St. Paul Fire & Marine Insurance Company v. Willis Britt, as Conservator of the Estate of Michael D. Britt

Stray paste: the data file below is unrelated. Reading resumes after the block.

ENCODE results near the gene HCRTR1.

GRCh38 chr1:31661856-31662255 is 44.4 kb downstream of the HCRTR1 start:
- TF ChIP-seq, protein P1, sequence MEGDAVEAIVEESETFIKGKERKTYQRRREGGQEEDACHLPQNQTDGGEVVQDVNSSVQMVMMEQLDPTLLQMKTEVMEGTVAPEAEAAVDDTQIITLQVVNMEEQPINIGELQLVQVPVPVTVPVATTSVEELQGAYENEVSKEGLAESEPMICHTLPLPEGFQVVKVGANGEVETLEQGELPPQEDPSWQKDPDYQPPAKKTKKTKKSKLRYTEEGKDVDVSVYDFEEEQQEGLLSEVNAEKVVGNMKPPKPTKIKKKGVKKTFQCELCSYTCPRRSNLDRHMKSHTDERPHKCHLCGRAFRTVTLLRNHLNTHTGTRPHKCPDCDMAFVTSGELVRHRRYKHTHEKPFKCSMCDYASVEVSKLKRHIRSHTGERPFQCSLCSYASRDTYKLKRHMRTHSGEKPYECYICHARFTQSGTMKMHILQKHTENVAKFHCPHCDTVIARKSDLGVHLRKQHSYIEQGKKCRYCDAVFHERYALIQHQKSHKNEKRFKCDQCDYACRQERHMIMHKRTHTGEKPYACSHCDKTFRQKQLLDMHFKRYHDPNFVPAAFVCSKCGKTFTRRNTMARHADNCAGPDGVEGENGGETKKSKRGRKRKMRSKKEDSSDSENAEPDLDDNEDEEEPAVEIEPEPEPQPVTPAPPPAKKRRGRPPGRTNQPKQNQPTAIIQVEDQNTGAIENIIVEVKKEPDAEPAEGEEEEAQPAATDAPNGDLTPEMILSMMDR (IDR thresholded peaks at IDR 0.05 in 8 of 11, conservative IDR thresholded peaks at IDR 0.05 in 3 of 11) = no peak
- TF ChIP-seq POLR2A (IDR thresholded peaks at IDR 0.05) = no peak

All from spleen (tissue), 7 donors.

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Rel: 01/29/2016 Notice: This opinion is subject to formal revision before publication in the advance sheets of Southern Reporter. Readers are requested to notify the Reporter of Decisions, Alabama Appellate Courts, 300 Dexter Avenue, Montgomery, Alabama 36104-3741 ((334) 2290649), of any typographical or other errors, in order that corrections may be made before the opinion is printed in Southern Reporter. SUPREME COURT OF ALABAMA OCTOBER TERM, 2015-2016 ____________________ 1140423 ____________________ St. Paul Fire & Marine Insurance Company v. Willis Britt, as conservator of the Estate of Michael D. Britt Appeal from Chilton Circuit Court (CV-14-900001) BRYAN, Justice. St. Paul Fire & Marine Insurance Company ("St. Paul") appeals from a summary judgment entered by the Chilton Circuit Court ("the trial court"). That judgment, among other things, 1140423 granted the motion for a partial summary judgment filed by Willis Britt ("Britt"), as conservator of the estate of Michael D. Britt ("Michael"), and denied St. Paul's motion for a summary judgment. Facts and Procedural History The facts of this case are undisputed. purchased a Beneteau brand sailboat In 2004, Michael ("the sailboat"). Although it is unclear when Michael first obtained insurance for the sailboat, the record indicates that, during the events giving rise to this case, Michael had insured the sailboat with St. Paul pursuant to a Seahorse Underwriters Boat Insurance Policy ("the policy") that provided coverage limits of $85,000 for "accidental direct physical loss of or damage to [the sailboat] ... except as specifically stated or excluded in this policy." From 2004 residence in onward, Florida; the sailboat Michael had served no as other Michael's established residence. In early September 2011, Michael telephoned Britt, Michael's father, and told Britt that he had accepted a job driving a commercial truck and that he had to attend orientation for the new job in Oklahoma City, Oklahoma. 2 1140423 Michael informed Britt that he planned to sail the sailboat from West Palm Beach, Florida, to Jacksonville, Florida, store the boat in Jacksonville, and rent a car in Jacksonville to drive to Oklahoma City for the orientation. On or around September 11, 2011, Michael set sail for Jacksonville. On September 15, 2011, the United States Coast Guard boarded the sailboat approximately one mile off the coast of Cape Canaveral, Florida, for a "cold hit" inspection. That inspection revealed that the sailboat was seaworthy as of September 15, 2011. There is no evidence of any severe weather in the Cape Canaveral area on September 15, 2011, or in the days immediately thereafter. Also on September 15, 2011, Michael telephoned Britt and informed Britt that, given a lack of wind, he would arrive in Jacksonville later than anticipated but that he would telephone Britt when he arrived. That telephone call never came, and, to the parties' knowledge, no one has seen Michael or the sailboat since September 15, 2011, despite search efforts by Britt and his family, the United States Coast Guard, and Florida authorities. The Coast Guard's reports from its investigation into 3 1140423 Michael's disappearance indicate that Michael last used his cellular telephone on September 17, 2011, at 11:58 p.m. to call a debt-collection agency that had a lien on the sailboat. The Coast Guard's efforts to speak to someone at the debtcollection agency about the nature of that call were fruitless. The Coast Guard's reports indicate that the last "hit" on Michael's cellular telephone, which was on September 17, 2011, when he placed that last call, indicated that Michael was traveling in a southerly direction, away from Jacksonville, his stated destination. There is no record of Michael ever making an S.O.S. call or sending another distress signal. Coast Guard reports also indicate that Michael had "a history of not checking in with family for weeks at a time" and that he had been involved "in an unreported ... case previously, during which he was found far outside his expected area of operation." That happened in July 2011, and, although Britt corroborated the Coast Guard's report, he stated that the reason Michael had not contacted his family during that time was that his cellular telephone had gotten wet. Although Michael had been missing over two years when Britt commenced 4 1140423 the action underlying this appeal, Britt stated in his answers to interrogatories that, as of September 2, 2014, no federal, state, or local governmental agency had declared Michael dead. In October 2011, Britt contacted St. Paul to report the sailboat as lost. On February 14, 2012, Britt was appointed conservator of Michael's estate by the Chilton Probate Court. Shortly thereafter, Britt filed a claim with St. Paul for the lost sailboat.1 On June 7, 2012, after conducting its own investigation into Michael's disappearance, St. Paul sent Britt a letter in which it declined coverage for the sailboat. That letter states, in pertinent part: "Based upon the facts we have learned to date, we must respectfully decline coverage at this time. We refer you to [Michael's] insuring agreement, the ... Policy, which provides in relevant part: "'BOAT AND BOATING EQUIPMENT COVERAGE "'Coverage Provided: We will pay for accidental direct physical loss of or damage to your boat or boating equipment except as specifically stated or excluded in this policy. "' .... 1 It is unclear exactly when Britt filed the claim, but St. Paul's letter acknowledging receipt of the claim is dated March 5, 2012. Thus, Britt presumably filed the claim sometime between February 14, 2012, and March 5, 2012. 5 1140423 "'Exclusions: We will not provide Boat and Boating Equipment Coverage for any loss or damage caused by or resulting from ... mysterious disappearance ....' "Based on our investigation, we cannot at this time find any evidence of 'accidental direct physical loss or damage' to the vessel that would trigger coverage. Further, the circumstances surrounding the disappearance of the vessel appear to fall under the 'mysterious disappearance' exclusion in [Michael's] insuring agreement. For these reasons, we have concluded that there is no coverage under the Policy for the disappearance of the vessel." (Capitalization in original.) On January 2, 2014, Britt filed in the trial court a complaint against St. Paul asserting claims of breach of contract, bad faith, and fraud.2 dismiss the fraud claim. St. Paul filed a motion to Britt did not respond to St. Paul's motion, and the trial court dismissed the fraud claim on 2 The last sentence of each claim in Britt's complaint demands damages "in an amount which does not exceed the total sum of $74,950." St. Paul, interpreting the complaint as seeking a total of $224,850 in damages, filed to remove the case to the United States District Court for the Middle District of Alabama, Northern Division. On February 10, 2014, the trial court entered an order removing the case to the federal court. However, after Britt filed in the federal court a declaration that he had not intended to seek damages in excess of $74,950 and that he would agree to be bound by a damages cap of $74,950, St. Paul conceded that the case should be transferred back to the trial court. On April 10, 2014, the federal court entered an order transferring the case back to the trial court. 6 1140423 August 7, 2014. On September 5, 2014, St. Paul filed its answer to Britt's complaint. On September 15, 2014, St. Paul filed a motion for a summary judgment on Britt's breach-of-contract and bad-faith claims; Britt filed a motion for a partial summary judgment on the breach-of-contract claim only. On October 6, 2014, each party filed a response in opposition to the other party's summary-judgment motion. After a hearing on the motions, the trial court entered a judgment on October 14, 2014, that stated, in pertinent part: "The 'Boat and Boating Equipment Coverage' section of the policy states St. Paul 'will pay for accidental direct physical loss of or damage to your boat.' The policy also provides that '[i]f your boat is totally destroyed or lost for more than thirty (30) days, we will pay the amount of Boat and Boating Equipment Coverage shown on the Declarations Page.' The limits of coverage on the declarations page was $85,000. [Britt] also asserts a claim against St. Paul for its bad faith failure to pay the claim. "The Court concludes [Britt's] motion for partial summary judgment is GRANTED, and summary judgment is entered in favor of [Britt] on his breach-of-contract claim against St. Paul. [St. Paul's] motion for summary judgment is DENIED. [Britt's] bad faith claim is MOOT." (Capitalization in original.) In addition to entering a judgment for Britt on the breach-of-contract claim and ruling 7 1140423 that the bad-faith claim was thus rendered moot, the trial court's October 14, 2014, judgment also awarded Britt $74,950 in damages, with interest. On November 12, 2014, St. Paul filed a motion to alter, amend, or vacate the trial court's October 14, 2014, judgment; on December 12, 2014, Britt filed a response in opposition to St. Paul's motion. After hearing arguments on St. Paul's motion, the trial court denied the motion on December 16, 2014. St. Paul timely appealed. On appeal, St. Paul raises four issues: (1) Whether Britt carried his burden of showing that his insurance claim fell within the coverage provided by the policy; (2) whether an exclusion in the policy exempted Britt's claim from coverage; (3) whether the trial court erred in relying on allegedly inapplicable provisions of the policy in determining that the policy provided coverage for Britt's claim; and (4) whether the trial court erred in calculating the interest due on any damages to which Britt was entitled. Standard of Review "We review a summary judgment pursuant to the following standard: "'This Court's review of a summary 8 1140423 judgment is de novo. Williams v. State Farm Mut. Auto. Ins. Co., 886 So. 2d 72, 74 (Ala. 2003). We apply the same standard of review as the trial court applied. Specifically, we must determine whether the movant has made a prima facie showing that no genuine issue of material fact exists and that the movant is entitled to a judgment as a matter of law. Rule 56(c), Ala. R. Civ. P.; Blue Cross & Blue Shield of Alabama v. Hodurski, 899 So. 2d 949, 952–53 (Ala. 2004). In making such a determination, we must review the evidence in the light most favorable to the nonmovant. Wilson v. Brown, 496 So. 2d 756, 758 (Ala. 1986). Once the movant makes a prima facie showing that there is no genuine issue of material fact, the burden then shifts to the nonmovant to produce "substantial evidence" as to the existence of a genuine issue of material fact. Bass v. SouthTrust Bank of Baldwin County, 538 So. 2d 794, 797–98 (Ala. 1989); Ala. Code 1975, § 12–21–12.' "Dow v. Alabama Democratic Party, 897 So. 2d 1035, 1038–39 (Ala. 2004)." Tender Care Veterinary Hosp., Inc. v. First Tuskegee Bank, 168 So. 3d 33, 37 (Ala. 2014). "When a trial court interprets an insurance policy as a matter of law, that interpretation is subject to a de novo review." Hartford Cas. Ins. Co. v. Merchants & Farmers Bank, 928 So. 2d 1006, 1009 (Ala. 2005). Discussion I. The Policy 9 1140423 Before addressing the parties' arguments, it is necessary to set forth some pertinent details of the policy. It is undisputed that the policy is an all-risk policy. "An all risk policy is one which provides coverage against all risks, the words typically being inserted in writing, covering every loss that may happen except by the fraudulent acts of the insured. Morrison Grain Co. v. Utica Mutual Ins. Co., 446 F. Supp. 415, 420 (M.D. Fla. 1977), aff'd in part, remanded in part, 632 F.2d 424 (5th Cir. 1980). Accordingly, 'an all-risk policy will be allowed for all fortuitous losses not resulting from misconduct or fraud, unless the policy contains a specific provision expressly excluding the loss from coverage.' Dow Chemical Co. v. Royal Indem. Co., 635 F. 2d 379, 386 (5th Cir. 1981) (citing, among others, Morrison Grain, 632 F. 2d at 424)." International Ship Repair & Marine Servs., Inc. v. St. Paul Fire & Marine Ins. Co., 944 F. Supp. 886, 891-92 (M.D. Fla. 1996) (emphasis added).3 See also 10A Lee R. Russ et al., Couch on Insurance § 148:50 (3d ed.) (noting that, under an all-risk policy, "recovery is allowed for fortuitous losses 3 For other jurisdictions holding that insurers may exclude certain losses from coverage in all-risk policies, see also JAW The Pointe, L.L.C. v. Lexington Ins. Co., 460 S.W.3d 597, 604 (Tex. 2015); Marisco v. Allstate Ins. Co., 160 So. 3d 1169, 1173 (Miss. Ct. App. 2014); Widder v. Louisiana Citizens Prop. Ins. Corp., 82 So. 3d 294, 296 (La. Ct. App. 2011); HCA, Inc. v. American Prot. Ins. Co., 174 S.W.3d 184, 187 (Tenn. Ct. App. 2005); and Hartford Cas. Ins. Co. v. Evansville Vanderburgh Pub. Library, 860 N.E.2d 636, 645 (Ind. Ct. App. 2007). 10 1140423 unless the loss is excluded by a specific policy provision"). Thus, although an all-risk policy may, in name, give the impression that it provides coverage for any conceivable loss or damage to the insured property, it is clear that an insurer may limit the scope of its liability, even in an all-risk policy, by including exclusionary provisions in the contract. In this case, two provisions of the policy are pertinent to our review. coverage First, the policy includes an exclusion from for any loss resulting from "mysterious disappearances" ("the mysterious-disappearance exclusion"). The policy does disappearances." not define the phrase "mysterious Secondly, another provision ("the 30-day provision") found in the "Payment for a Loss" paragraphs of the "Boat and Boating Equipment Coverage" section of the policy reads: "If your boat is totally destroyed or lost for more than thirty (30) days, we will pay the amount ... shown on the Declaration Page." "lost." The policy also does not define It is clear from the October 14, 2014, judgment that the trial court relied on the 30-day provision to afford Britt relief. Initially, the parties argue whether Britt carried his 11 1140423 burden of establishing that his claim on the policy falls within the parameters of coverage provided by the policy. See 17A Lee R. Russ et al., Couch on Insurance § 254:11 (3d ed.) ("Generally speaking, the insured bears the burden of proving all elements of a prima facie case including ... the loss as within policy coverage ...."); Motors Ins. Corp. v. Williams, 576 So. 2d 218, 219 (Ala. 1991) (noting that the plaintiff, insured under a policy including uninsured-motorist coverage, carried the burden of proving that the tortfeasor was uninsured); and Colonial Life & Accident Ins. Co. v. Collins, 280 Ala. 373, 376, 194 So. 2d 532, 535 (1967) (noting that the plaintiff, as beneficiary of the insured's life-insurance policy, carried the burden of proving "that the insured's death resulted from injuries sustained in such manner as to bring him within the coverage of the policy"). However, because all-risk policies generally include coverage for any losses not excluded or resulting from the insured's fraudulent conduct and because we find another issue dispositive of this appeal, we need not address those arguments. For purposes of this decision, we assume, without deciding, that Britt carried his burden of showing that the loss of the sailboat was, 12 1140423 absent an exclusion in the policy, covered by the policy. II. The Mysterious-Disappearance Exclusion Our first inquiry, assuming, as we have, that Britt carried his burden of establishing coverage, is whether the mysterious-disappearance exclusion applies. St. Paul argues that, because there is no evidence indicating what happened to the sailboat, Britt's claim falls mysterious-disappearance exclusion. other hand, "mysterious that squarely within the Britt argues, on the because the policy disappearance" and because does the not define mysterious- disappearance exclusion is, he says, "amenable to multiple definitions and interpretations," the mysterious-disappearance exclusion is ambiguous and should therefore be construed strictly against St. Paul. The rules of contract interpretation are well settled. "The issue whether a contract is ambiguous or unambiguous is a question of law for a court to decide." State Farm Fire & Cas. Co. v. Slade, 747 So. 2d 293, 308 (Ala. 1999). "'If a word or phrase is not defined in [an insurance] policy, then the court should construe the word or phrase according to the meaning a person of ordinary intelligence would reasonably give it. The court should not define words it is 13 1140423 construing terms.' based on technical or legal "Safeway Ins. Co. of Alabama, Inc. v. Herrera, 912 So. 2d 1140, 1143 (Ala. 2005) (citations omitted)." Travelers Cas. & Sur. Co. v. Alabama Gas Corp., 117 So. 3d 695, 700 (Ala. 2012). "'"When analyzing an insurance policy, a court gives words used in the policy their common, everyday meaning and interprets them as a reasonable person in the insured's position would have understood them. Western World Ins. Co. v. City of Tuscumbia, 612 So. 2d 1159 (Ala. 1992); St. Paul Fire & Marine Ins. Co. v. Edge Mem'l Hosp., 584 So. 2d 1316 (Ala. 1991). If, under this standard, they are reasonably certain in their meaning, they are not ambiguous as a matter of law and the rule of construction in favor of the insured does not apply. Bituminous Cas. Corp. v. Harris, 372 So. 2d 342 (Ala. Civ. App. 1979). Only in cases of genuine ambiguity or inconsistency is it proper to resort to rules of construction. Canal Ins. Co. v. Old Republic Ins. Co., 718 So. 2d 8 (Ala. 1998). A policy is not made ambiguous by the fact that the parties interpret the policy differently or disagree as to the meaning of a written provision in a contract. Watkins v. United States Fid. & Guar. Co., 656 So. 14 1140423 2d 337 (Ala. 1994). A court must not rewrite a policy so as to include or exclude coverage that was not intended. Upton v. Mississippi Valley Title Ins. Co., 469 So. 2d 548 (Ala. 1985)." "'B.D.B. v. State Farm Mut. Auto. Ins. Co., 814 So. 2d 877, 879-80 (Ala. Civ. App. 2001). However, if a provision in an insurance policy is found to be genuinely ambiguous, "policies of insurance should be construed liberally in respect to persons insured and strictly with respect to the insurer." Crossett v. St. Louis Fire & Marine Ins. Co., 289 Ala. 598, 603, 269 So. 2d 869, 873 (1972).' "State Farm Mut. Auto Ins. Co. v. Brown, 26 So. 3d 1167, 1169-70 (Ala. 2009) ...." Travelers, 117 So. 3d at 699-700 (emphasis omitted). Because the policy does not define "mysterious disappearance," this Court must give the phrase the common, everyday meaning a reasonable person of ordinary intelligence would give it. If that meaning is "reasonably certain," 117 So. 3d at 699, then the phrase is not ambiguous as a matter of law and no rule of construction favoring Britt is applicable. Although this Court has not previously defined "mysterious disappearance" within the context of an insurancepolicy exclusion, other jurisdictions have. The Supreme Court of North Carolina first defined "mysterious disappearance" 15 1140423 within an insurance policy as "any disappearance or loss under unknown, puzzling or baffling circumstances which arouse wonder, curiosity, or speculation, or circumstances which are difficult to understand or explain." Davis v. St. Paul Mercury & Indem. Co., 227 N.C. 80, 83, 40 S.E.2d 609, 611 (1946). Since North Carolina decided Davis, other jurisdictions have tracked the language from Davis in defining "mysterious disappearance."4 We also note that, although this Court has not yet defined "mysterious disappearance," the Alabama Court of Civil Appeals adopted the language from Davis 4 See Caldwell v. St. Paul Mercury & Indem. Co., 210 Miss. 320, 329, 49 So. 2d 570, 572 (1950); Sigel v. American Guarantee & Liab. Ins. Co., 173 Pa. Super. 434, 437, 98 A.2d 376, 378 (1953); Deckler v. Travelers Indem. Co., 94 So. 2d 55, 58 (La. Ct. App. 1957); Seward v. Assurance Co. of Am., 32 Cal. Rptr. 821, 823, 218 Cal. App. 2d Supp. 895, 899 (1963); Hammontree v. Central Mut. Ins. Co., 385 S.W.2d 661, 666 (Mo. Ct. App. 1965); Claiborne v. United States Fire Ins. Co., 193 So. 2d 315, 317 (La. Ct. App. 1966); Gifford v. M.F.A. Mut. Ins. Co., 437 S.W.2d 714, 716 (Mo. Ct. App. 1969); Mancha v. St. Paul Fire & Marine Ins. Co., 474 S.W.2d 563, 566 (Tex. App. 1971); Aetna Ins. Co. v. Zoblotsky, 481 P.2d 761, 763 (Okla. 1971); Corcoran v. Hartford Fire Ins. Co., 132 N.J. Super. 234, 241, 333 A.2d 293, 297 (1975); Lovas v. St. Paul Ins. Cos., 240 N.W.2d 53, 57 (N.D. 1976); Coastal Plains Feeders, Inc. v. Hartford Fire Ins. Co., 545 F.2d 448, 451 (5th Cir. 1977); Ward Cattle Co. v. Farm Bureau Ins. Co. of Nebraska, 223 Neb. 69, 73, 388 N.W.2d 89, 92 (1986); Libralter Plastics, Inc. v. Chubb Grp. of Ins. Cos., 199 Mich. App. 482, 488, 502 N.W.2d 742, 745 (1993); and Farmland Indus., Inc. v. National Union Fire Ins. Co. of Pittsburgh, Pennsylvania, 333 F. Supp. 2d 1133, 1142 (D. Kan. 2004). 16 1140423 in St. Paul Fire & Marine Insurance Co. v. Thompson, 346 So. 2d 439, 441 (Ala. Civ. App. 1977), and certain treatises have also tracked the language from Davis in defining a "mysterious disappearance." See 43 Am. Jur. 2d Insurance § 500 (2015); 10A Lee R. Russ et al., Couch on Insurance § 151:40 (3d ed.). Britt argues, correctly, that most of the mysteriousdisappearance cases St. Paul cites –- which are included, among others, in note 4 of this opinion –- for their definitions of the phrase "mysterious disappearance" involve theft policies, not all-risk policies, and many of those cases presumed the mysterious disappearance to have been the result of theft and, thus, provided, rather than excluded, coverage for the mysterious disappearance. Britt argues, therefore, that the definition of "mysterious disappearance" adopted by those jurisdictions is inapplicable here. Britt's irrelevant reliance for disappearance." the on those purpose distinctions, of defining however, is "mysterious We see no reason why the common, everyday meaning of the phrase "mysterious disappearance" should vary depending on whether the insurance policy in which it appears is a theft policy or an all-risk policy, or on whether the 17 1140423 policy provides disappearances. or excludes coverage for mysterious Our purpose here is to define a "mysterious disappearance." "The quoted judicial definition [set forth in Davis] has been approved in most of the reported 'mysterious disappearances' cases .... Doubting our ability to improve upon this definition, we likewise will use it." Hammontree v. Central Mut. Ins. Co., 385 S.W.2d 661, 666 (Mo. Ct. App. 1965). We also will use it. We think it "reasonably certain," Travelers, 117 So. 3d at 699, that there is only one manner in which a person of ordinary intelligence would interpret the phrase "mysterious disappearance." That is, if insured property cannot be found and the circumstances surrounding its disappearance are so "unknown, puzzling[,] or baffling," Davis, 227 N.C. at 83, 40 S.E.2d at 611, as to make the disappearance inexplicable, a person of ordinary intelligence disappearance to be "mysterious." would determine that If, on the other hand, there is evidence to support a logical inference as to what happened to the insured property, even though that evidence is inconclusive, a person of ordinary intelligence would not find the circumstances so "unknown, puzzling[,] or baffling," id., 18 1140423 as to determine that the disappearance of the insured property was inexplicable. Strengthening our reasoning is the fact that our research has revealed no cases in which courts from other jurisdictions have held disappearance" to be ambiguous.5 the phrase "mysterious Furthermore, although Britt argues that the mysterious-disappearance exclusion is open to multiple interpretations, definitions for the phrase. mysterious-disappearance matter of law. he provides Thus, exclusion is we not no hold alternative that ambiguous the as a Accordingly, we will not liberally construe the mysterious-disappearance exclusion in favor of Britt. That, however, does not end our inquiry. As the insurer, St. Paul carried the burden of showing that the circumstances surrounding the loss of the sailboat brought the loss within the parameters of the mysterious-disappearance exclusion. Acceptance Ins. Co. v. Brown, 832 So. 2d 1, 12 (Ala. 2001). There is no shortage of speculation as to what happened 5 A few cases have determined that exclusions that incorporated the phrase "mysterious disappearance" were ambiguous. However, the courts in those cases found the exclusions to be ambiguous not because of the mysteriousdisappearance language but because of some other aspect. See, e.g., McCormick & Co. v. Empire Ins. Grp., 878 F.2d 27 (2d Cir. 1989). 19 1140423 to the sailboat. Michael's mother, Alice Britt, stated in her deposition that the disappearance of the sailboat could be attributed to a rogue Coast Guard employee who alerted drug traffickers to the presence of a single-passenger sailboat in the Atlantic; to modern pirates; or to the jet stream carrying the sailboat to Iceland or Ireland. However, she admitted that there was no evidence to support any of those theories and that they were merely speculations on her part. Britt stated that he believed the sailboat was on the bottom of the Atlantic Ocean, but he, likewise, stated that there was no evidence to support that conclusion. Ruth Zevnik, a close friend of Michael's, told St. Paul representatives that she believed Michael "just wanted to disappear and is likely living somewhere aboard [the sailboat] and purposely 'got lost.'" However, she, too, had no evidence upon which to base her speculation. Any of the speculations put forth by Michael's family and friends are just that –- speculations. There is no evidence in the record to support any theory as to what happened to the sailboat. If the record contained any evidence that could support a theory as to what happened to the sailboat, we would 20 1140423 be inclined to hold that there was a genuine issue of material fact that would preclude a summary judgment. However, that evidence does not exist, and, as we noted above, the facts are undisputed. If the undisputed facts in this case do not constitute a mysterious disappearance, then this Court is at a loss as to what facts would. Thus, we conclude that St. Paul has carried its burden of showing that Britt's claim on the policy falls within the mysterious-disappearance exclusion. We are well aware of the rule of law requiring us to interpret an exclusion in an insurance policy "as narrowly as possible, so as to provide maximum coverage for the insured." Cincinnati Ins. Co. v. Lee Anesthesia, P.C., 641 So. 2d 247, 249 (Ala. 1994). However, that rule means neither that exclusions in insurance policies are invalid nor that they are never applicable. Furthermore, we are equally aware of the rule of law providing that courts "'must not rewrite [an insurance] policy so as to include or exclude coverage that was not intended.'" State Farm Mut. Auto Ins. Co. v. Brown, 26 So. 3d 1167, 1169 (Ala. 2009) (quoting B.D.B. v. State Farm Mut. Auto Ins. Co., 21 1140423 814 So. added)). 2d 877, 879-80 (Ala. Civ. App. 2001) (emphasis Even when the mysterious-disappearance exclusion is construed as narrowly as possible, the facts surrounding the disappearance of the sailboat in this case fall within that exclusion. To hold otherwise would be to construe the policy so as to provide coverage that St. Paul never intended to provide. "Where there is no ambiguity in the terms of an insurance contract, the language must be enforced as written, and courts cannot defeat express provisions in a policy, including exclusions from coverage, by making a new contract for the parties ...." Porterfield v. Audubon Indem. Co., 856 So. 2d 789, 806 (Ala. 2002) (emphasis added). III. The 30-Day Provision Our holding that the mysterious-disappearance exclusion applies in this case does not end the discussion. argues that the Britt mysterious-disappearance exclusion conflicts with the 30-day provision that, he says, provides coverage for the sailboat when it has been lost for more than 30 days. That alleged conflict, Britt argues, creates an ambiguity in the contract that results in coverage that is illusory. "'When contradict limitations or exclusions completely the insuring provisions, insurance 22 1140423 coverage becomes illusory.' Purrelli v. State Farm Fire & Cas. Co., 698 So. 2d 618, 620 (Fla. Dist. Ct. App. 1997). Alabama law does not '"countenance such illusory 'coverage.'"' Industrial Chem. & Fiberglass Corp. v. Hartford Accident & Indem. Co., 475 So. 2d 472, 479 (Ala. 1985) (quoting Sears, Roebuck & Co. v. Reliance Ins. Co., 654 F.2d 494, 499 (7th Cir. 1981))." Shrader v. Employers Mut. Cas. Co., 907 So. 2d 1026, 1033 (Ala. 2005). Thus, we must determine whether the mysterious- disappearance exclusion completely contradicts the 30-day provision so as to make coverage under the policy illusory. Britt argues that, because the sailboat had not been seen in over three years when the trial court entered the October 14, 2014, judgment, it was "lost" within the meaning of the 30-day provision. St. Paul argues, on the other hand, that the 30-day provision does not provide coverage but, rather, sets forth the time in which payment for a loss will be made once the insured has established that the loss is covered under the policy. First, we address St. Paul's contention that the 30-day provision does not create coverage. St. Paul's argument is essentially that, because the 30-day provision is found in the paragraphs under the heading "Payment for a Loss" of the "Boat and Boating Equipment Coverage" section of the policy, it sets 23 1140423 forth only the time in which a claim will be paid once coverage is established. St. Paul contends that it is clear that the only paragraph of the "Boat and Boating Equipment Coverage" section of the policy that establishes coverage is the paragraph entitled "Coverage Provided." contention is without merit. However, that Other paragraphs of the "Boat and Boating Equipment Coverage" section of the policy also establish coverage, e.g., expenses incurred to minimize or prevent additional damage to the sailboat, expenses incurred while safeguarding the sailboat from storms, expenses incurred for commercial towing and assistance, and expenses incurred while assisting another vessel in imminent danger. Furthermore, in keeping with the requirement that we interpret contract provisions intelligence as would, a a reasonable reasonable person person of of ordinary ordinary intelligence would interpret the 30-day provision as providing coverage when the sailboat has been lost for 30 days. we disagree with St. Paul that the 30-day Thus, provision establishes only a time frame in which St. Paul will provide coverage. Instead, we conclude that the 30-day provision requires St. Paul to provide coverage when the boat has been 24 1140423 lost for more than 30 days. The question then becomes, does the 30-day provision, when read in conjunction with the mysterious-disappearance exclusion, illusory. render the coverage provided by the policy As Britt notes in his brief to this Court: "If a boat has been lost for more than [30] days, it must have disappeared. But disappearances." not all disappearances are mysterious Britt's brief at 41 (emphasis added). That sentence, in our opinion, sums up the manner in which the 30day provision and the mysterious-disappearance exclusion can be read together as complementary, not contradictory, clauses. In other words, "mysterious," it i.e., is the those application of disappearances the word that are inexplicable, that determines whether the missing sailboat will be covered or excluded. The case of Aqua Craft I, Inc. v. Boston Old Colony Insurance Co., 136 Misc. 2d 455, 518 N.Y.S.2d 863 (N.Y. Sup. Ct. 1987), is instructive. In Aqua Craft, the plaintiff had insured his yacht with the defendant under a marine policy providing coverage for, among other things, theft of the vessel. One evening the plaintiff tied his yacht to a dock 25 1140423 and locked and chained it, only to return the next day to find the lock forced open, the lines cut, and the yacht gone. The plaintiff, attributing the disappearance of the yacht to thieves, flied a claim with the defendant for the loss of the yacht. The defendant insurer moved for a summary judgment on the ground that the missing yacht constituted a mysterious disappearance rejecting the not covered insurer's by the argument, insurance the policy.6 court noted In that "[t]here would be a 'mysterious disappearance' if the ship had sailed off into the sunset and had never been heard from again. Here, the ship did not drift off, or quietly settle to the bottom. Incontrovertibly, there was a theft." 2d at 459, 518 N.Y.S.2d at 866. 136 Misc. In Aqua Craft, there was no dispute that the yacht had disappeared. However, the broken lock, the cut lines, and the insured's testimony that he had secured the yacht the prior evening supported the logical conclusion that the yacht had been stolen. 6 Thus, even though Although the insurance policy in Aqua Craft did not contain an explicit mysterious-disappearance exclusion, the policy required physical evidence supporting a conclusion of theft before the defendant would provide coverage. In the absence of that evidence, the disappearance would, the defendant argued, be mysterious and, thus, excluded from coverage. 26 1140423 the yacht could not be located, circumstantial evidence supported the conclusion that the disappearance of the yacht was not "mysterious" so as to exclude its loss from coverage. Similarly, in the present case, there are circumstances where the disappearance or loss of the sailboat for more than 30 days would be covered under the policy. suppose the sailboat had disappeared For example, under circumstances as did the yacht in Aqua Craft. the same Assuming no other applicable exclusion, we would say that circumstantial evidence supported the logical conclusion that the disappearance of the sailboat could be attributed to theft and that, as a result, the disappearance of the sailboat was not mysterious. Consider another scenario -- one where Michael was sailing and encountered some calamity –- perhaps damage to the hull of the sailboat or a storm -- that caused it to sink, and, although Michael was rescued, the sailboat was never recovered. Is there any doubt that, circumstances, the sailboat would be lost? under those However, we would hardly consider that disappearance to be mysterious. To the contrary, there would be direct evidence, in the form of Michael's testimony, as to what had happened to the sailboat. 27 1140423 Those two examples, circumstances where, though through not either exclusive, direct provide evidence or circumstantial evidence, a trier of fact would be able to conclude that the loss of the sailboat was not mysterious and, thus, that the policy provided coverage for the loss. It is only when policy provisions "completely contradict," Shrader, 907 So. 2d at 1033, each other that coverage becomes illusory. Thus, because the coverage provided by the 30-day provision and the limitations on coverage provided by the mysteriousdisappearance exclusion do not contradict each other, the coverage of the policy is not illusory. IV. Conclusion The mysterious-disappearance exclusion is not ambiguous, nor does it conflict with the 30-day provision; rather, the policy, when read as a whole, can accommodate both provisions -- one providing coverage and one excluding coverage. Because we hold that the mysterious-disappearance exclusion is unambiguous and does not conflict with the 30-day provision, and because there is no genuine issue of material fact concerning the disappearance of the sailboat, the trial court should have entered a summary judgment in St. Paul's favor on 28 1140423 both Britt's breach-of-contract and bad-faith claims. Thus, we reverse the trial court's judgment and remand the case for the trial court to enter a summary judgment in favor of St. Paul on Britt's breach-of-contract and bad-faith claims.7 REVERSED AND REMANDED WITH INSTRUCTIONS. Stuart, Bolin, Murdock, Shaw, Main, and Wise, JJ., concur. Moore, C.J., and Parker, J., concur in the result. 7 Because we are directing the trial court to enter a summary judgment in favor of St. Paul, any discussion of the calculation of interest is pretermitted. 29